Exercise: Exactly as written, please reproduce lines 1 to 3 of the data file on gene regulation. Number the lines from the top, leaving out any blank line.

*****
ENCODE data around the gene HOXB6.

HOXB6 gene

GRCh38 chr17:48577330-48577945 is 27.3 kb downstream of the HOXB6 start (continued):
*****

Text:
ENCODE data around the gene HOXB6.

HOXB6 gene

GRCh38 chr17:48577330-48577945 is 27.3 kb downstream of the HOXB6 start (continued):